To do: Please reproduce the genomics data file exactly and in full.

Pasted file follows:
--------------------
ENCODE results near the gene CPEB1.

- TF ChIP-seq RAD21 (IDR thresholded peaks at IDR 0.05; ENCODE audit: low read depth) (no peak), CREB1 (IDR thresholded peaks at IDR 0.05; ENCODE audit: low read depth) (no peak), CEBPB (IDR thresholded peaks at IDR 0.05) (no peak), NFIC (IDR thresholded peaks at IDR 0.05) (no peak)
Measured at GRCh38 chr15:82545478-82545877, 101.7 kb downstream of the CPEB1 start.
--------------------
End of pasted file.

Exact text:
ENCODE results near the gene CPEB1.

- TF ChIP-seq RAD21 (IDR thresholded peaks at IDR 0.05; ENCODE audit: low read depth) (no peak), CREB1 (IDR thresholded peaks at IDR 0.05; ENCODE audit: low read depth) (no peak), CEBPB (IDR thresholded peaks at IDR 0.05) (no peak), NFIC (IDR thresholded peaks at IDR 0.05) (no peak)
Measured at GRCh38 chr15:82545478-82545877, 101.7 kb downstream of the CPEB1 start.